Today in my wood shop I'll be applying finish to boxes in preparation for shipping to Appalachian Spring Galleries on Monday.
One of the concerns expressed by early advocates of manual arts training was that work not become simply mechanical, meaning that the attention is not applied. Real learning requires attention and demands that the senses be applied through powers of direct observation. N. Christian Jacobsen noted that the saw and the plane, in particular, seem to invite "mechanical" activity as the body surrenders itself to the routine movement of the tool and it can be operated for a short time in a mindless fashion. Beginners, in particular, can get carried away with the motions involved, and neglect the intense observation required to keep the saw on line, or the plane square to the stock. In the Clear Spring School wood shop, students often call out, "Doug, my saw's off the line."And they want me to step in and bring it back. But with sufficient attention applied, the saws we use for straight cuts will cut straight from the outset. You can also tell how much attention the student is giving his or her work by watching how much effort is required. If the mind wanders, the body wanders in the cut, and corrective measures then force the blade to bind so that it no longer cuts with such ease as was experienced at the beginning of the cut. It takes time and experience for the hands, eyes and mind to develop the capacity to observe continuously in a multi-dimensional sensory universe and for the body to respond. We can expect things to get worse as children become more and more engaged in the digital realm.
The plane also can be used in a purely mechanical fashion, at times lacking in the student's use of his or her observational capacity. If you do not pay attention to your own body and your own relationship to gravity, to your grip on the plane in relation to the squareness of the stock, and the direction of the grain in the wood, the work can go quickly in the wrong direction. And so, when a student first uses a plane, a great deal of careful checking is required. One must stop regularly and often to observe results, and one must have some idea of the intended results in the first place. And then one must have some understanding of the corrective motions required. This is not necessarily easy because a sense of one's own body and development of the power of attention are required.
N. Christian Jacobsen notes that in order to develop a sense of form, the senses themselves must be developed. What an odd thing to think about in schooling, where the numbing of senses is too often the norm. But wood shop, music, science lab and the arts are places where sensory engagement is restored, and are places in which creative expression can be given full reign. Unfortunately, however, wood shop, music, science lab and the arts, are the first programs to be cut when budgets get tight, and when more time is required for standardized tests.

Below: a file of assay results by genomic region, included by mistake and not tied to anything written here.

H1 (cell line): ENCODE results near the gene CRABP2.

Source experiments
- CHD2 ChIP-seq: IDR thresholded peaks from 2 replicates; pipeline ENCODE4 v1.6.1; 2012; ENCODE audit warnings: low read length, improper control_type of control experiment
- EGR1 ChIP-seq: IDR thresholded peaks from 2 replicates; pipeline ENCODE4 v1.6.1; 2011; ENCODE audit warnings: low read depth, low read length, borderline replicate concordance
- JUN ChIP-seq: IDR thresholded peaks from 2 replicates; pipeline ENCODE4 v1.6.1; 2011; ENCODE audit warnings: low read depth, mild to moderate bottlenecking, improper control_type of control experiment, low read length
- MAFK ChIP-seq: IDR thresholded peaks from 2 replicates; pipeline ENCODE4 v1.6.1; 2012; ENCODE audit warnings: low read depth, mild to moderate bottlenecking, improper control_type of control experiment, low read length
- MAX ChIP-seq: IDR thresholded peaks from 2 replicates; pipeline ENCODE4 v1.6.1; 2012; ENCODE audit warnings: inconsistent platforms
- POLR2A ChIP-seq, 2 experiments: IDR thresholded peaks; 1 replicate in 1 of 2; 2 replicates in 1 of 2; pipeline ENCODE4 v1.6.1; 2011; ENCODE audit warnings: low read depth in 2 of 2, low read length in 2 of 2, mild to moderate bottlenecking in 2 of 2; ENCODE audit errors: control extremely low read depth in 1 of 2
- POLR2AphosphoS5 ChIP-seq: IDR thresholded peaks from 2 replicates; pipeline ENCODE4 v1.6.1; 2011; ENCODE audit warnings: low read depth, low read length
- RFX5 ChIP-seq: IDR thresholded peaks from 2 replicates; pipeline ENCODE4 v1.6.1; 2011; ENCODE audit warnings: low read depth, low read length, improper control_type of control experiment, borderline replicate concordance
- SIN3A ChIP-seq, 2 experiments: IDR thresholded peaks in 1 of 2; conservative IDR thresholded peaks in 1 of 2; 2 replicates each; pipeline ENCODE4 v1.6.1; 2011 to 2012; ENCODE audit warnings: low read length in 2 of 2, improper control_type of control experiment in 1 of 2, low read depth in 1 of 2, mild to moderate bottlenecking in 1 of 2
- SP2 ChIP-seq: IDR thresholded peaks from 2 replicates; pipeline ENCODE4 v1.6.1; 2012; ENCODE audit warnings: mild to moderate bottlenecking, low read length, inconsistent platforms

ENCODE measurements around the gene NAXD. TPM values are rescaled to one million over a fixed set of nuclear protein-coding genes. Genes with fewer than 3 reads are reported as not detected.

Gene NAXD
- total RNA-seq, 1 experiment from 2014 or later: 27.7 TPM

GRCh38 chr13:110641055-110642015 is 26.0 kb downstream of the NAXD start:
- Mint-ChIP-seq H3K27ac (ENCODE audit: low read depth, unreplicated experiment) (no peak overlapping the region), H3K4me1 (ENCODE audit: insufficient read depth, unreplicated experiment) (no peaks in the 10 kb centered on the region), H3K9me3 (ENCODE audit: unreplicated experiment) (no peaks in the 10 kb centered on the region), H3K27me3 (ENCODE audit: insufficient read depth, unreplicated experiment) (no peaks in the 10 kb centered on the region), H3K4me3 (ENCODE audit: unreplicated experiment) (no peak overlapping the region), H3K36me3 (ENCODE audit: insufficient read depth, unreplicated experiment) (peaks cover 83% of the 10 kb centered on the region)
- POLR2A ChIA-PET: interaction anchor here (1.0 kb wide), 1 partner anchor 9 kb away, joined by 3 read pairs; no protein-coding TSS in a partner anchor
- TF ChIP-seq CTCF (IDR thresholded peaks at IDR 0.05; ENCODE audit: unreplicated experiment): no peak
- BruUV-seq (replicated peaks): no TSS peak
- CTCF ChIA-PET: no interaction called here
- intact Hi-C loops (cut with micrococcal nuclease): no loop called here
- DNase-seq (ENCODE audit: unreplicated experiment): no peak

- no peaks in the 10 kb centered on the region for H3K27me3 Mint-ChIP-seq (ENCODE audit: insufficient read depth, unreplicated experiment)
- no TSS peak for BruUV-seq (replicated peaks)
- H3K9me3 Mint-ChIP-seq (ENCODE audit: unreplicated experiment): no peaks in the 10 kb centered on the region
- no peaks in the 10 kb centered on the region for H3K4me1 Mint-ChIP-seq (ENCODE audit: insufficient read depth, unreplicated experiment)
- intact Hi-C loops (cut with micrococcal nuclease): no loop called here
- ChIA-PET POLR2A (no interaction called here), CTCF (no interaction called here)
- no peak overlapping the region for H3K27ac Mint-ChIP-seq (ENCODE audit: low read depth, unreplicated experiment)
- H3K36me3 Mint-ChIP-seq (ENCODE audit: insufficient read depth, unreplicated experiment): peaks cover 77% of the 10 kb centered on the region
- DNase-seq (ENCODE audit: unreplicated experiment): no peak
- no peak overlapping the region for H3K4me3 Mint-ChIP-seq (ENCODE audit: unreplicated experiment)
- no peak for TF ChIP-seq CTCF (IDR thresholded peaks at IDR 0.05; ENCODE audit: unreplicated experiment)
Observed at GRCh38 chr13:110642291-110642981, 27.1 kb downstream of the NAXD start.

Work becoming purely mechanical was very much on my mind yesterday as I went through the motions of sanding boxes. At this point with so much experience in making these boxes, my hands and senses are trained to the process. If I proceed through the correct sequence of grits, and pay attention to the curves on each edge, my hands go through the motions, and my mind simply checks in at the right moment for quality control. That leaves some mental capacity for other things, which I suspect may have launched Rousseau's speculations concerning work shops and the development of philosophy. The great thing about wood shop philosophy is that it's nearly impossible to get carried away with it without messing up the work. If your mind wanders too far off track, errors in the work with call your attention back from the brink.
Comenius (1592-1670) had put forth his argument that the senses form the core of learning:
"The ground of this business is, that sensual (sensuous) objects be rightly presented to the senses for fear that they not be received. I say, and say it again aloud, that this is the foundation of all the rest; because we can neither act nor speak wisely, unless we first rightly understand all the things which are to be done and whereof we have to speak. Now there is nothing in the understanding which was not before in the senses. And therefore to exercise the senses well about the right perceiving of the differences of things will be to lay the grounds for wisdom and all wise discourse, and all discreet actions in one's course of life, which, because it is commonly neglected in schools, and the things that are to be learned are offered to scholars without their being understood or being rightly presented to the senses, it cometh to pass that the work of teaching and learning goeth heavily onward and offereth little benefit."The engagement of the senses lays the foundation for comprehension. And yet educational policy makers have become ignoramuses. What Comenius had observed in the 17th century still applies to children today.
Last night was Halloween in Eureka Springs, and the amount of creativity that was applied to costumes was amazing. My wife and I went to a friends' tourist lodging on White St. to help pass out candy and witness the event. Over 900 children stopped to ask for treats. To see all the young children and their parents in such wonderful costumes tells us that there is no lack of creativity in our community. In fact there is a hunger to express it among children and adults. And in light of that hunger, we have to wonder why education has been forced by policy makers to become such a dismal science.
Make, fix, create, and inspire others to learn likewise.